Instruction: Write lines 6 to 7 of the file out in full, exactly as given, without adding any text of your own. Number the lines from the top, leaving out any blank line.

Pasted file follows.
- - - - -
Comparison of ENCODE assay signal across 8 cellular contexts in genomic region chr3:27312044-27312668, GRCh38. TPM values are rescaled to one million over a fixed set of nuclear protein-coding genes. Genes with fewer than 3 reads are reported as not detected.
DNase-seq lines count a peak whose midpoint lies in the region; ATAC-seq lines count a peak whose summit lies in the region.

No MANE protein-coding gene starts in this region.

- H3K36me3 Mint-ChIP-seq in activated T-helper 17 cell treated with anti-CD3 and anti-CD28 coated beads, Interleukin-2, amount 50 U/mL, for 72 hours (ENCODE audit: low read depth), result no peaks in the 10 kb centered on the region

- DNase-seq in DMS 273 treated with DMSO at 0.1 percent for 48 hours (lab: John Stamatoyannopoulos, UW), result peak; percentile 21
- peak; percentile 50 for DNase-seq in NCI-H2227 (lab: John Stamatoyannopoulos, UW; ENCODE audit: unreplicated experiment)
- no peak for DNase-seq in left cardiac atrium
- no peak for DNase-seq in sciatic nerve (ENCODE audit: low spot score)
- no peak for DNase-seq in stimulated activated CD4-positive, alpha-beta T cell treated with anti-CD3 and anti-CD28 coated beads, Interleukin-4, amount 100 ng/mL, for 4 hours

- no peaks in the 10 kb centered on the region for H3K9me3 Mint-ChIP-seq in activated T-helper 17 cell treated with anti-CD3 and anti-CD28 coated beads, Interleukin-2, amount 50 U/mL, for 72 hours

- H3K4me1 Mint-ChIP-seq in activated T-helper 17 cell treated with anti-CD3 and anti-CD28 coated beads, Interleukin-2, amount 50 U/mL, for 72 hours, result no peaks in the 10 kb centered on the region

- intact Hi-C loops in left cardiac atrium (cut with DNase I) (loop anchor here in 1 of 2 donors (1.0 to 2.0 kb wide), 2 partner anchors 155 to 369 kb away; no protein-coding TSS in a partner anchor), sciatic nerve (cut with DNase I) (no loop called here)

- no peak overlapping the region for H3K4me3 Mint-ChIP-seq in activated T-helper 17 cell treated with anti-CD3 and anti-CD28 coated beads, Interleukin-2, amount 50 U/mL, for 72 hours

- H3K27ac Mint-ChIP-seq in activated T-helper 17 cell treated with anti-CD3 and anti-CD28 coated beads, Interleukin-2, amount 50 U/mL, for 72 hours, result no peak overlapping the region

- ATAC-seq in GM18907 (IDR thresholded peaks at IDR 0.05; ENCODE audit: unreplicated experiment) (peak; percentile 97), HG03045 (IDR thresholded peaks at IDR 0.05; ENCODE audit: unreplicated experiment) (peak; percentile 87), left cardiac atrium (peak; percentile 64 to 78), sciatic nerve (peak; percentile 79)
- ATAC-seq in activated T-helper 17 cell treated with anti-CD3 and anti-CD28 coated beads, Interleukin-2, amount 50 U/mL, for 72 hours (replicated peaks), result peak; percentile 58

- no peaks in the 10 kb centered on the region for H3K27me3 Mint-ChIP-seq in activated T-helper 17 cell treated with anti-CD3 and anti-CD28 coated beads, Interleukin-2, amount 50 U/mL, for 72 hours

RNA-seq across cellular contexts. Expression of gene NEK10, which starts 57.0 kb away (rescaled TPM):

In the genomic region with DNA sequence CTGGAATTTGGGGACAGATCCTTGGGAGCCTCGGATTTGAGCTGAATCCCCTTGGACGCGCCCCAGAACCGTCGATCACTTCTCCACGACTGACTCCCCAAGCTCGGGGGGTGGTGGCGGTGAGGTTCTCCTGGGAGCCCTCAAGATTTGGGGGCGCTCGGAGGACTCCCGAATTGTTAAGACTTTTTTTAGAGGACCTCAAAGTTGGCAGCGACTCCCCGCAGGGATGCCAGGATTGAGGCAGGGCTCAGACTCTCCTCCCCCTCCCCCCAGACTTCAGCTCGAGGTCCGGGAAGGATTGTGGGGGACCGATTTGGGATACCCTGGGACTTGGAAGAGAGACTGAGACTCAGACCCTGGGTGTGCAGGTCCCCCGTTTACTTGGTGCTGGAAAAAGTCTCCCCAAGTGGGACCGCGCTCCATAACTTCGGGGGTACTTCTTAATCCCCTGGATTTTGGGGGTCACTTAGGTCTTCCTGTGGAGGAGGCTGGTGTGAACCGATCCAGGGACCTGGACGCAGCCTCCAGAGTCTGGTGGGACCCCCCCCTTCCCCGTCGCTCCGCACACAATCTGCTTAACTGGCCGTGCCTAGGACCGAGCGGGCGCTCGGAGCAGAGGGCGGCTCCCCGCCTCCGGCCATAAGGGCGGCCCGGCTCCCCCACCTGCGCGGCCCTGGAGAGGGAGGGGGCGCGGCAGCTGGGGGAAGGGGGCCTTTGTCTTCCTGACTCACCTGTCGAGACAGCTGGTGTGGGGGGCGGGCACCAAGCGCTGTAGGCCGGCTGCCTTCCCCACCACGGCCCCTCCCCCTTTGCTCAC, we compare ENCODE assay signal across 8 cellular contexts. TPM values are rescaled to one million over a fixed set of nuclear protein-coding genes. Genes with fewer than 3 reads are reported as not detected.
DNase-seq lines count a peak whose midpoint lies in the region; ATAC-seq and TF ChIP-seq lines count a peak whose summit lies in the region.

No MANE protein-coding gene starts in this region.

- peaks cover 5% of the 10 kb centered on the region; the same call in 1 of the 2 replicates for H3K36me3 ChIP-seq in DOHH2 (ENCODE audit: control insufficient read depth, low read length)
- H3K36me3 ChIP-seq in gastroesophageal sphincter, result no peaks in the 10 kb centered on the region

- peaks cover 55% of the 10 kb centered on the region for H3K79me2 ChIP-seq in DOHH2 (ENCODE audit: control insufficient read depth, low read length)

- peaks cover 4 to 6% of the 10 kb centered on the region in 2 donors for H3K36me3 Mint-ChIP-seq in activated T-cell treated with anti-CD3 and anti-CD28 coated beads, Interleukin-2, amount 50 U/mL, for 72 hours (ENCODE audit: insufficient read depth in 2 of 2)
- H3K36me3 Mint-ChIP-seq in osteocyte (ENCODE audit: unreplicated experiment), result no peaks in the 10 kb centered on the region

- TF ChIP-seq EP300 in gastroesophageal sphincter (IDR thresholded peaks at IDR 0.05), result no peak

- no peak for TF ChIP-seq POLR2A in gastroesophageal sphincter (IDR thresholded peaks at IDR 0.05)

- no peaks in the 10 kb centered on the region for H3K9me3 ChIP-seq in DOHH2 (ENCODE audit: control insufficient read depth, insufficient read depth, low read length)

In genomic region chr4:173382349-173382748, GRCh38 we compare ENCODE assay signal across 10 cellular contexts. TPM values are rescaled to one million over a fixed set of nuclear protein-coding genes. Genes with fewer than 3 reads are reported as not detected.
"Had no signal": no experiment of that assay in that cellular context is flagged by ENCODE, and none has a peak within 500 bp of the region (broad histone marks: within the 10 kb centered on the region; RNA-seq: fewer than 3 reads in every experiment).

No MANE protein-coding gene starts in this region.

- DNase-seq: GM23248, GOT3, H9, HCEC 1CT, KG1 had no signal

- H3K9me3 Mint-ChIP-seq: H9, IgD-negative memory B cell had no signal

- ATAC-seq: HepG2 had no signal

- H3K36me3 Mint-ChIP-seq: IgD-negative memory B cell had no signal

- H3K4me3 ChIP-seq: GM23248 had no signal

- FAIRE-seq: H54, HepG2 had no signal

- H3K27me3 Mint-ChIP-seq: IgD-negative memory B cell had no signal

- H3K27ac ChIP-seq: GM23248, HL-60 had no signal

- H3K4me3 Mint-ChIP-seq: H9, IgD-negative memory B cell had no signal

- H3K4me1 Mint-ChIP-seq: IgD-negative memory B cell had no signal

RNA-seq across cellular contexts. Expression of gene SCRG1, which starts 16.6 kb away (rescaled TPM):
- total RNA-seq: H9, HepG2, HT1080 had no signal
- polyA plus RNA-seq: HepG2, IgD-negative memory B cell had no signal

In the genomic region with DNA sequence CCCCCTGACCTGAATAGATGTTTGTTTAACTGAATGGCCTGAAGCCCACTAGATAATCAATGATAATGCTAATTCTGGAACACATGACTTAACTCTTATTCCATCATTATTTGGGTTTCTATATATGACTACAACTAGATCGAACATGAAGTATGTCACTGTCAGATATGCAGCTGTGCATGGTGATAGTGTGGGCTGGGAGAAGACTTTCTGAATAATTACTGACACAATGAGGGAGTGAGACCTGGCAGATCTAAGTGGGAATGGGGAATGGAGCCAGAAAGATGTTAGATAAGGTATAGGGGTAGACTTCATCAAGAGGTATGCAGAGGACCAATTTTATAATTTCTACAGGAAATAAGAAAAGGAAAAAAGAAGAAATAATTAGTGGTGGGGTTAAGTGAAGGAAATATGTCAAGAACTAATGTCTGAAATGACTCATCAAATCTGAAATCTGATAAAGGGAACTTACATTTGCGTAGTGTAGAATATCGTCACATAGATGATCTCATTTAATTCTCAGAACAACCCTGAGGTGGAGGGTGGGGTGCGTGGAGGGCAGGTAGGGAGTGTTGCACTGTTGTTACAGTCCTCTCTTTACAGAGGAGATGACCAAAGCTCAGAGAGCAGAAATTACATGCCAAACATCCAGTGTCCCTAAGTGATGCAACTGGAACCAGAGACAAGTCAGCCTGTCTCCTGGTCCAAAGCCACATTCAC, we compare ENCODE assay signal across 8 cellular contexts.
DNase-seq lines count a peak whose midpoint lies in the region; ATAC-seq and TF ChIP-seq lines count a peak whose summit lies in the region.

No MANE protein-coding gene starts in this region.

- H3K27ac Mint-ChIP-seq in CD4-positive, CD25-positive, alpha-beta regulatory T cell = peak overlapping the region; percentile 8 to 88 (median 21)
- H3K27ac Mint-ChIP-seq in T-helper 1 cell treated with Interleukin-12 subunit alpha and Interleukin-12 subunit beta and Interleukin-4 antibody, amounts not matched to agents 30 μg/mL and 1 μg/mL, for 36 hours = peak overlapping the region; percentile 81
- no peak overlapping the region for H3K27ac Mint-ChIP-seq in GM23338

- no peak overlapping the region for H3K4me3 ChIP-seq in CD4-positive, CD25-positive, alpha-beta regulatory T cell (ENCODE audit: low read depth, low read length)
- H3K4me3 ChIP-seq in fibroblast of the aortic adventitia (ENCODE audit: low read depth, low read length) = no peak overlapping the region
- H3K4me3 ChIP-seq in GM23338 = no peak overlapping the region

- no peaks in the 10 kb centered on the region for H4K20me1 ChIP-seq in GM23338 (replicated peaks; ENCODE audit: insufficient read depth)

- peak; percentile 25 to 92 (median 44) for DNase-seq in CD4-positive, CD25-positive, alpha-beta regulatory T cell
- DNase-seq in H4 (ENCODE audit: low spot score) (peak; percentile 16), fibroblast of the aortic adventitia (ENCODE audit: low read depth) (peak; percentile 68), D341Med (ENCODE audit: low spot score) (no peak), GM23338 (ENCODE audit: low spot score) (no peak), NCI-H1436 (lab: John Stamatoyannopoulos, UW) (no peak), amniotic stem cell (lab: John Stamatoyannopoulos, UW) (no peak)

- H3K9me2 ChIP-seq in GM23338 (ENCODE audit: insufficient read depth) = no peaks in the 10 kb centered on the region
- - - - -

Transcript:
- peak; percentile 50 for DNase-seq in NCI-H2227 (lab: John Stamatoyannopoulos, UW; ENCODE audit: unreplicated experiment)
- no peak for DNase-seq in left cardiac atrium